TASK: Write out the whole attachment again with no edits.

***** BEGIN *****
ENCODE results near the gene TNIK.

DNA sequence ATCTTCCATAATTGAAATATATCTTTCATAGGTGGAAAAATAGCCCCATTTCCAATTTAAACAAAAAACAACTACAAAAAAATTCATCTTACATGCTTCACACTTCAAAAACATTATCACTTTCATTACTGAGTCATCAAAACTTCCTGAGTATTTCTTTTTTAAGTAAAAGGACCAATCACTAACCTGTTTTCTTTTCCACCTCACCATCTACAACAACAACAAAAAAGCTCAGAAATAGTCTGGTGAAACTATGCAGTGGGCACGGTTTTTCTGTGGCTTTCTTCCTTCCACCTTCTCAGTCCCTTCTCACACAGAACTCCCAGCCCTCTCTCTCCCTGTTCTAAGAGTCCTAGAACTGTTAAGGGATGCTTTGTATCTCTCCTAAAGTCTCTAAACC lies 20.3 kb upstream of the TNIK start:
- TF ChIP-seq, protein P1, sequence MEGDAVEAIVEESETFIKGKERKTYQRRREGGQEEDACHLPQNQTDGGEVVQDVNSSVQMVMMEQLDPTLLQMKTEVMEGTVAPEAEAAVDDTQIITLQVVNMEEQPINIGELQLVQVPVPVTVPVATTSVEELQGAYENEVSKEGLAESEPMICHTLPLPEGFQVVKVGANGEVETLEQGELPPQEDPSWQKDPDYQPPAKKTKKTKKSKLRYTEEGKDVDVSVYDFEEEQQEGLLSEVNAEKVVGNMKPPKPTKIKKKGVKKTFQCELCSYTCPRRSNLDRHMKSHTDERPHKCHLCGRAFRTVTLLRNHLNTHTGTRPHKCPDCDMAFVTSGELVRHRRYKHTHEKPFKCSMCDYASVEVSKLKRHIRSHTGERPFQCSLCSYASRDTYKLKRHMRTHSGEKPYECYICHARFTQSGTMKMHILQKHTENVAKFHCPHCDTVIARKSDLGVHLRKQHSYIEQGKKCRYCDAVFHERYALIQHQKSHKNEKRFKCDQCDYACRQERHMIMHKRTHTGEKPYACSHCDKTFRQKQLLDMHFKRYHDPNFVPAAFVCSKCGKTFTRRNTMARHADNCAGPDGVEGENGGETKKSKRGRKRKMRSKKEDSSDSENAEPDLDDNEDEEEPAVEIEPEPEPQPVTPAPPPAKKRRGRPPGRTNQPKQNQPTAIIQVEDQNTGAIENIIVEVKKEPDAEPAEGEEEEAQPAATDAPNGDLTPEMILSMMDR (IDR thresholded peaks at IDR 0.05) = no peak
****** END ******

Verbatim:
ENCODE results near the gene TNIK.

DNA sequence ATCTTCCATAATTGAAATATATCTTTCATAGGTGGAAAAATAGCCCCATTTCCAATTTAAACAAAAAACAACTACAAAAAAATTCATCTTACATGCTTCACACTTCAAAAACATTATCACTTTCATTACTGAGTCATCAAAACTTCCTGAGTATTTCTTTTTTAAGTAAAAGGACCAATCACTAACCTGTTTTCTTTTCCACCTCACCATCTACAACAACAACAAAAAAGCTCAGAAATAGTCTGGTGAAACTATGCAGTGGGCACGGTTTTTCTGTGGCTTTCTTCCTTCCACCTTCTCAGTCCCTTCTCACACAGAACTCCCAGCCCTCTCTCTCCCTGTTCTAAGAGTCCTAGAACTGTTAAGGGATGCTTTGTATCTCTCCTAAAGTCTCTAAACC lies 20.3 kb upstream of the TNIK start:
- TF ChIP-seq, protein P1, sequence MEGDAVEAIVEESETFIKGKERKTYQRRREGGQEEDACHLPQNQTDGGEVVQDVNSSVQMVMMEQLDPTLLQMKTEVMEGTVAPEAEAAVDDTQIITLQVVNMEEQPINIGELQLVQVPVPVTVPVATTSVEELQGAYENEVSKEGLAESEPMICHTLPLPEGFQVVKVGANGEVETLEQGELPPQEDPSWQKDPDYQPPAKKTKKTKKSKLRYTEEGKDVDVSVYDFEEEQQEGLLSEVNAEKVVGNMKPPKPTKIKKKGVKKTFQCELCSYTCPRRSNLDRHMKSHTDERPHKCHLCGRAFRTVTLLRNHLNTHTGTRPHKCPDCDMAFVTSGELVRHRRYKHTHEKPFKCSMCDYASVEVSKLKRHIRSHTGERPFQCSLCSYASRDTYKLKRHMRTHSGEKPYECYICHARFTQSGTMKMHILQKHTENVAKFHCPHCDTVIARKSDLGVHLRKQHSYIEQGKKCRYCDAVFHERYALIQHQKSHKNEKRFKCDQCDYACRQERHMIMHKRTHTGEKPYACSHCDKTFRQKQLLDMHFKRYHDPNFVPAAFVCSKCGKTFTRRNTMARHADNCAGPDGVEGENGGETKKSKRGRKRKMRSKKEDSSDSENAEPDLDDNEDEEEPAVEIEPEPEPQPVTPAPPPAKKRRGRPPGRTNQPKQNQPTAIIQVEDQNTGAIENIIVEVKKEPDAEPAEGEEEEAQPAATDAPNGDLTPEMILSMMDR (IDR thresholded peaks at IDR 0.05) = no peak